This reminds me of the Lafayette Escadrille, US pilots fighting for France before the US entered WWI.  As the very first US fighter pilots, they set a lot of precedents, and they were the generation whose stories a Battle of Britain pilot would have grown up with.  I think it summarizes their reputation to note that their mascots, named Whiskey and Soda, were two actual lion cubs.

I think it makes sense that when spending the day faced with life and death, mindless entertainment isn’t going to be a big enough distraction, and your mind would be too tired for any mental challenge.  Besides, what game or puzzle wouldn’t seem trivial in comparison?  I can imagine there would be only two choices: focus on the God you might be about to meet, or do the most forceful things you can to get your mind off any subject that reminds you of Him.

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Richthofen flies his first solo

I am working on an article about von Richthofen for a children’s magazine, which reminded me that the Red Baron didn’t claim to be a great pilot.  Actually in the aces’ writings I’ve read, I think they’ve all said something to the effect that aerobatics are for the people back home; fancy flying is an often fatal distraction from combat.

Here’s what von Richthofen said about his first solo flight, on 10 October 1915:

There are few moments in life that produce as nervous a sensation as the first solo flight.

Zeumer, my teacher, announced to me one afternoon: “You are ready to fly alone.”  I must say that I would rather have answered: “I am too afraid.”  But this could never come from a defender of the fatherland.  Therefore, good or bad, I had to swallow my cowardice and sit in the machine.

Once again he explained every theory of movement to me.  I barely heard what he said, for I was of the firm conviction I would forget half of what he told me.

The engine started with a roar.  I gave it the gas and the machine began to pick up speed, and suddenly I could not help but notice that I was really flying.  Suddenly it was no longer an anxious feeling, but, rather, one of daring.  Now it was all up to me.  No matter what happened, I was no longer frightened.  With contempt for death I made a wide curve to the left, shut off the engine precisely over the designated tree, and waited to see what would happen now.  Then came the most difficult part, the landing.  I remembered the essential manipulations; I performed them mechanically.  However, the machine reacted differently than when Zeumer sat in it.  I lost my balance, made some wrong movements, and landed nose-first with what was once the instruction machine.  Sadly I looked at the slight damage, amid laughter from all sides.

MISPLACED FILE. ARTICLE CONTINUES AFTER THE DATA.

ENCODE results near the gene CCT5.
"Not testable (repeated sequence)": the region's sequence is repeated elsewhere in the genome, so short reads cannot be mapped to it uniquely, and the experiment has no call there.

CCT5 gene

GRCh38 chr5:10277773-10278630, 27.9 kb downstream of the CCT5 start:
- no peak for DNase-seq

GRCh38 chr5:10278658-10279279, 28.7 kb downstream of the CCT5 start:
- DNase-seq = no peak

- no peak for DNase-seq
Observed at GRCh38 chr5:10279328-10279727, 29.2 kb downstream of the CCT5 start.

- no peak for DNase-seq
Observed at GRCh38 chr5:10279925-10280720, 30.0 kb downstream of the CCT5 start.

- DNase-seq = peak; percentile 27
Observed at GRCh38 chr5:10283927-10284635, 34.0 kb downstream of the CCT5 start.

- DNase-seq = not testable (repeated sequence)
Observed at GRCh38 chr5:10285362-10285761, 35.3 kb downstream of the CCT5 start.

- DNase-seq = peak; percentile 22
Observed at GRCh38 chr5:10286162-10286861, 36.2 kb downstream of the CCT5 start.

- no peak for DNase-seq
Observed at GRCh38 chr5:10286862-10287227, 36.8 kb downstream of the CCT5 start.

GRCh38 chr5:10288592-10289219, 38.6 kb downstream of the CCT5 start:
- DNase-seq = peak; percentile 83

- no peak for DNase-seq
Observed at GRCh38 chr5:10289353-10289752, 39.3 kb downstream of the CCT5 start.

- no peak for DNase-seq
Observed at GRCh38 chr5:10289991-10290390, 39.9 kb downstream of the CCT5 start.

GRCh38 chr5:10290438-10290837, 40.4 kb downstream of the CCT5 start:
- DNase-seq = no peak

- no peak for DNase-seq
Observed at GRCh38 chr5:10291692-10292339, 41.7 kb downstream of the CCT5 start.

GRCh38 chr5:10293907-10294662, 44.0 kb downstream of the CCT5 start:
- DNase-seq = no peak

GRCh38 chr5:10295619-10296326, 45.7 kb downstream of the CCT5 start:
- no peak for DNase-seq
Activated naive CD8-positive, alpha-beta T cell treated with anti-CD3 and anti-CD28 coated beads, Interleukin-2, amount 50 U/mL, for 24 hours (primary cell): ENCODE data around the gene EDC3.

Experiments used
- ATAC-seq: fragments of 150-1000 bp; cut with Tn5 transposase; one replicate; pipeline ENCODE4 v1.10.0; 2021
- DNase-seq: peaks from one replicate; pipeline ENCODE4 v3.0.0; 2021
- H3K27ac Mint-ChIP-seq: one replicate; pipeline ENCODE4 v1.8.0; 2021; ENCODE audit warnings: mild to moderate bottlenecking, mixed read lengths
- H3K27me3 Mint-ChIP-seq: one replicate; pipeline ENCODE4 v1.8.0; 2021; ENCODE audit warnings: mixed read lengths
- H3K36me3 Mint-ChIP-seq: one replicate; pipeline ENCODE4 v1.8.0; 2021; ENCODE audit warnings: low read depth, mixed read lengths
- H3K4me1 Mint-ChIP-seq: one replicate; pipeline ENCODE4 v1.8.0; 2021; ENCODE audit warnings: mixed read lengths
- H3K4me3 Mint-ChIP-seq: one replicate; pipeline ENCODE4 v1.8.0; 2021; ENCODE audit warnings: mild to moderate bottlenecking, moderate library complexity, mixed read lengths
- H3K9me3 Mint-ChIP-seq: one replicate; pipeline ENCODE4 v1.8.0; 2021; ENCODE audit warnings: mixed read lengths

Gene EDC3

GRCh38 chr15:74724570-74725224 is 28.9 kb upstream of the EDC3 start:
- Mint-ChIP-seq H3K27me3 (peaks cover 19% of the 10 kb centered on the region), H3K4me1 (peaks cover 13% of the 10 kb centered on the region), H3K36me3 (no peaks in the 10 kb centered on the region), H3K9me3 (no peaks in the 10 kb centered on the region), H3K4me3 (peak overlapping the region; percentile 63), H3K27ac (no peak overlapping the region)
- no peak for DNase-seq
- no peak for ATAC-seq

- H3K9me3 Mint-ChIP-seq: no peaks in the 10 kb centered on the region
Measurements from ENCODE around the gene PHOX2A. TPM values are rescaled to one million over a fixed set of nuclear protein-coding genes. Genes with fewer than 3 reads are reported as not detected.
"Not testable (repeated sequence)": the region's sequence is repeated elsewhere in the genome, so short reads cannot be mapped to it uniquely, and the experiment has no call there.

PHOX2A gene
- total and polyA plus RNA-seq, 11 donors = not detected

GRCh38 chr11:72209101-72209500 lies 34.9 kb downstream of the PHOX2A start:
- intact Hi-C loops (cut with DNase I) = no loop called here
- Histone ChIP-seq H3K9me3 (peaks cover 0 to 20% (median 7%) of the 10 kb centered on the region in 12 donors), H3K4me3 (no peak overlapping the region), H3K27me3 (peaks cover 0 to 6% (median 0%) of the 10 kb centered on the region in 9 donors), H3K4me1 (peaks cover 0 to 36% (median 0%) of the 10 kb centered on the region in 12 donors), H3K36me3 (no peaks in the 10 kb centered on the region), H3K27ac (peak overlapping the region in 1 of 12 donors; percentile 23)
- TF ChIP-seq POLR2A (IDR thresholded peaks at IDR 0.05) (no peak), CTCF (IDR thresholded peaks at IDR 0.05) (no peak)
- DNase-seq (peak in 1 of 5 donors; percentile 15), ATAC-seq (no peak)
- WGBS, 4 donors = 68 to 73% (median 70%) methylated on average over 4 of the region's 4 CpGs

Two days later I went to my airplane with mad passion, and suddenly all went wonderfully well.

Two weeks later I was ready to take my first examination.  I flew the prescribed figure eight and the ordered number of landings, whereupon I proudly got out of the machine and heard, to my great surprise, that I had failed.  There was nothing else to do but try once more to pass the first examination.

–Manfred von Richthofen, The Red Baron: The Fabled Ace’s Story in His Own Words, ed. Stanley M. Ulanoff, trans. Peter Kilduff (New York: Ace Books, 1969), 42-43

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World War I planes getting publicity

Article on Vintage Aero Flying Museum (VAFM) here.

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B-52, B-29, and Bugatti Veyron

Just updated the aviation t-shirt art page with all of Ewan’s designs of this type so far, including not only the B-52 and B-29 but also the OH-58 Kiowa helicopter, the Galloping Goose train engine, and the Bugatti Veyron.

He plans to sell directly to museums, so silkscreening can be done in quantity.  But if you really need a t-shirt with one of the designs on it, just contact him; something can surely be arranged.